The Income Tax department has notified the new Income Tax return forms (new forms) for the tax year 2018-19 on April 01, 2019. Upon analysis of the new forms, one can observe that the Income Tax authorities are seeking detailed disclosures by delving into the finer details of the nature of income. The additional disclosures could be used by the Income Tax department to curb the menace of black money, integrate with tax treaties, cross-verify the data available with various governmental sources and enable CPC to correctly and swiftly process the returns filed. Some of the major changes have been discussed below.
Over a period, there has been increased focus on non-residents and extra-territorial transactions. The new forms are seeking the details of stay pattern in India to ascertain residential status. Further, individuals who are non-residents in India for the said tax year, must provide their country of residence along with their Taxpayer Identification Number.
Due to the introduction of the penal provisions under Black Money Act, special emphasis has been laid down on the true and correct reporting of the assets held outside India. Incorrect reporting of the same may lead to the imposition of penalties and prosecution. Additional reporting requirements incorporated in the new forms includes disclosure of foreign depository accounts, foreign custodial accounts, foreign equity and debt interest held, etc. Furthermore, closing balances of such securities/ accounts are also required to be reported in addition to the peak balance during the year.
Interestingly, the new forms bar individuals with shareholding in unlisted companies to file Form ITR-1 SAHAJ, which is a simpler version. The new forms necessitate exhaustive details of unlisted equity shares held at any point during the tax year like, name and PAN of company, opening and closing balance of shares, cost of acquisition, face value of shares, etc. This will target the group of people who are using this route for mobilizing unaccounted money to the mainstream economy.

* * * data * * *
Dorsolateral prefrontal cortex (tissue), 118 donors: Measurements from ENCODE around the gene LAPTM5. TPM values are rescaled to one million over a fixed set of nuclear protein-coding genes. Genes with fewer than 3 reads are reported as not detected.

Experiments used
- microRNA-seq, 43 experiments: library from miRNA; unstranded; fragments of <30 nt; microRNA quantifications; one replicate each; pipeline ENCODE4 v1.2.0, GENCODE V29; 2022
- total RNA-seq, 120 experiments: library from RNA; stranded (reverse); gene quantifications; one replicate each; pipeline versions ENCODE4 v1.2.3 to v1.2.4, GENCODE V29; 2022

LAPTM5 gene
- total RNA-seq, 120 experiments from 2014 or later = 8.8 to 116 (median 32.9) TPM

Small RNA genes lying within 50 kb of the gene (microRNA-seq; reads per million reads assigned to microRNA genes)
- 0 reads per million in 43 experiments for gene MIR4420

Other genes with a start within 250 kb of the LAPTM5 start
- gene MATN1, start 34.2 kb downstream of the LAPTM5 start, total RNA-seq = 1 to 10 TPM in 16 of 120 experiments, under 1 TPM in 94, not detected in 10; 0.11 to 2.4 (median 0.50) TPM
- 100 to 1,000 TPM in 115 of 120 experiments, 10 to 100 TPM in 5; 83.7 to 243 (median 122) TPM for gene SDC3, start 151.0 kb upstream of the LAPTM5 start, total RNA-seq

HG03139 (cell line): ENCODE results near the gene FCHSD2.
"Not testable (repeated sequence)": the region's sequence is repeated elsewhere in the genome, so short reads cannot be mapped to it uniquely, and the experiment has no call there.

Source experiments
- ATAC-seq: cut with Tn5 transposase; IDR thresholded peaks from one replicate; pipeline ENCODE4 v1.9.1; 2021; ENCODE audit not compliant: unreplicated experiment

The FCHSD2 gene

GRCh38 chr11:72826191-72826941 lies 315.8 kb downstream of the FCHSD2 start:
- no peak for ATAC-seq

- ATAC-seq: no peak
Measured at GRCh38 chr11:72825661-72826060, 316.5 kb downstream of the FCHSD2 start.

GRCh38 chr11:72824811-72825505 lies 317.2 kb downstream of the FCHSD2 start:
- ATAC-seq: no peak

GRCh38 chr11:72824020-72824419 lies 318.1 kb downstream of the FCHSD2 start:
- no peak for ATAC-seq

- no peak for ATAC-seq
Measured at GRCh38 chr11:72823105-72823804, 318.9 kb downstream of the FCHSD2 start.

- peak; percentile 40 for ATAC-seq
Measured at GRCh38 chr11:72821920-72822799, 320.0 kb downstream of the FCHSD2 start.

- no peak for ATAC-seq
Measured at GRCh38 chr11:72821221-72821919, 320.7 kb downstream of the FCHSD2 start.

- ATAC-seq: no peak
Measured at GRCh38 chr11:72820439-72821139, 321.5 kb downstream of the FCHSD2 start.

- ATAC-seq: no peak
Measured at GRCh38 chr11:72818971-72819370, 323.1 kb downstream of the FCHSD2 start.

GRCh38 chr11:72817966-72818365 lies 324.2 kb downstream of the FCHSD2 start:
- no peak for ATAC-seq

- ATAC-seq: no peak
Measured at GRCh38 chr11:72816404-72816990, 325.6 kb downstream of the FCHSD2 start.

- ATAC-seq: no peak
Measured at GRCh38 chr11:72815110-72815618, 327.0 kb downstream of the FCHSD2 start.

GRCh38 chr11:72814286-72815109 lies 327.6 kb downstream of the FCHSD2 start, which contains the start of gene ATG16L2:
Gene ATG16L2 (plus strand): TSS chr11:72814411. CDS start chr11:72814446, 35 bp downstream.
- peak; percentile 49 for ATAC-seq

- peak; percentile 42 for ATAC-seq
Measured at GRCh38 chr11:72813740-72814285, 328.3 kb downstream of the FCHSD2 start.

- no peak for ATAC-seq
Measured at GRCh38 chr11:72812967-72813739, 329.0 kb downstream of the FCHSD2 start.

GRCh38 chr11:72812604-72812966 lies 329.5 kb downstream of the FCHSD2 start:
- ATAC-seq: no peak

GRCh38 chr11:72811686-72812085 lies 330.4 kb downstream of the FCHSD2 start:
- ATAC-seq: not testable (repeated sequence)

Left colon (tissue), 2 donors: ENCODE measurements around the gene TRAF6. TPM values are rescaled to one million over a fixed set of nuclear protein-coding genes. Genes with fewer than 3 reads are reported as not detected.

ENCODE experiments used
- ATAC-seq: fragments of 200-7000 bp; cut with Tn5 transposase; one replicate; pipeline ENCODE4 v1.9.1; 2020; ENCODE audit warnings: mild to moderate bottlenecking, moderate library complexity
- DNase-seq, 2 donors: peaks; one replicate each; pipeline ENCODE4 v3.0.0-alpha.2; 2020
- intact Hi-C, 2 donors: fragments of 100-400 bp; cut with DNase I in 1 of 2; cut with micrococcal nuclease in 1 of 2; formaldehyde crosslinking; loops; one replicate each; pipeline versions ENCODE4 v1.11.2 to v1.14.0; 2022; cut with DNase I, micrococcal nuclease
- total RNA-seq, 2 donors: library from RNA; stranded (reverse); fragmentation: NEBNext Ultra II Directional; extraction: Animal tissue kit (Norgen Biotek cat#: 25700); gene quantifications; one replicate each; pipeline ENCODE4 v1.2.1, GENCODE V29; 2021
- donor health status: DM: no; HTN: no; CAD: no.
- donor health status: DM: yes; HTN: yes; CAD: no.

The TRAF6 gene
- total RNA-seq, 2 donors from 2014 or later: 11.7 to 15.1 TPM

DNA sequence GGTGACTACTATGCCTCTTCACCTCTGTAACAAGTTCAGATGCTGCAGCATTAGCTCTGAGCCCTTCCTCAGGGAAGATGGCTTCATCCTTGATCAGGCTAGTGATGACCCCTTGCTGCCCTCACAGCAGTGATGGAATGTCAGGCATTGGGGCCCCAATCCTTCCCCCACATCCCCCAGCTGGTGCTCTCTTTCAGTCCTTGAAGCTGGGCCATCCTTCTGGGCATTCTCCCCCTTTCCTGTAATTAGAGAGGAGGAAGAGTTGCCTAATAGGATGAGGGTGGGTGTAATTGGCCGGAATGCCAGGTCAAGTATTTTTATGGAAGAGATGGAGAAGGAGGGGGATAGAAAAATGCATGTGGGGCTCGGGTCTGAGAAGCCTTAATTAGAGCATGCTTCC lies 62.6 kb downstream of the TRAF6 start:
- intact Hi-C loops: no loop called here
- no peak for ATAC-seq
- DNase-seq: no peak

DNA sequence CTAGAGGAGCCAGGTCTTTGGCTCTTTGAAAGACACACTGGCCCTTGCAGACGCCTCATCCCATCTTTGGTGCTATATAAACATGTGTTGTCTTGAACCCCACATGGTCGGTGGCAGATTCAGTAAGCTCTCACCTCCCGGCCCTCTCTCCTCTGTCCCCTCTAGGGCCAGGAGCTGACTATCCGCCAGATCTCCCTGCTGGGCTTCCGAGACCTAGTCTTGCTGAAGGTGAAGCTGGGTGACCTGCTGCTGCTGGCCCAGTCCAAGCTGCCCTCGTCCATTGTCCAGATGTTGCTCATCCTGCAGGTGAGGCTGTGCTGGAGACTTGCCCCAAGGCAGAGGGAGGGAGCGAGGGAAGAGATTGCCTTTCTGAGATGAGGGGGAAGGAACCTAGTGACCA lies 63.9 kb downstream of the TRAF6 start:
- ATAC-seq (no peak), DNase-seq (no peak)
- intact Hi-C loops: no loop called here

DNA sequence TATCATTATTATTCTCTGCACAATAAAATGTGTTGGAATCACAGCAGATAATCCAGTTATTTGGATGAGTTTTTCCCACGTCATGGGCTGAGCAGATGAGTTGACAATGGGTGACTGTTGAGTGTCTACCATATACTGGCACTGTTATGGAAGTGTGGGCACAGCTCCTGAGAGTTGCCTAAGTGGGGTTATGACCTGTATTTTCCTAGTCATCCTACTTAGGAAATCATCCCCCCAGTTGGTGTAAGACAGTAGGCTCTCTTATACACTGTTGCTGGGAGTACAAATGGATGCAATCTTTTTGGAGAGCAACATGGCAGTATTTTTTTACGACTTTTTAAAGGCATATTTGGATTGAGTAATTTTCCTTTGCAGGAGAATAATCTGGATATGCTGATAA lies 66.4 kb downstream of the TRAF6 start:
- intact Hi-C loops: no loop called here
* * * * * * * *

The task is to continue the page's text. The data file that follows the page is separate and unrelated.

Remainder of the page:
Further, a person who is director in a company is not allowed to file Form ITR-1 SAHAJ, which was possible till the last year. Details of directorship in listed and unlisted companies along with name and PAN of company are required to be disclosed in the new forms. This data may be cross verified with the data available at MCA website.
There has been a clear shift in the reporting of salary in the new forms. The new forms require details of exempt allowances to arrive at the taxable salary as against the earlier forms, wherein exempt allowances were disclosed separately and not used directly to arrive at the taxable salary. This change would enable CPC to reconcile net salary numbers through e-TDS returns filed by employers.
Furthermore, the new forms enable pensioners to be identified separately by the tax authorities who should be in the least order of priority for being selected under audit proceedings considering their age and nature of limited income. Also, additional line item has been provided for the standard deduction which was extended to all the salaried tax payers.
Under house property, the new forms mandate the quoting of PAN of tenant if TDS has been deducted. Earlier, this disclosure requirement was optional. This change would further enable the CPC to cross-verify the details filed through TDS returns so that correct income is offered to tax. Further, there are provisions in relation to tax arrears/ unrealized rent received during the year under the Income Tax Act, 1961. However, the earlier forms did not capture the same which could have resulted in leakage of taxes on such income.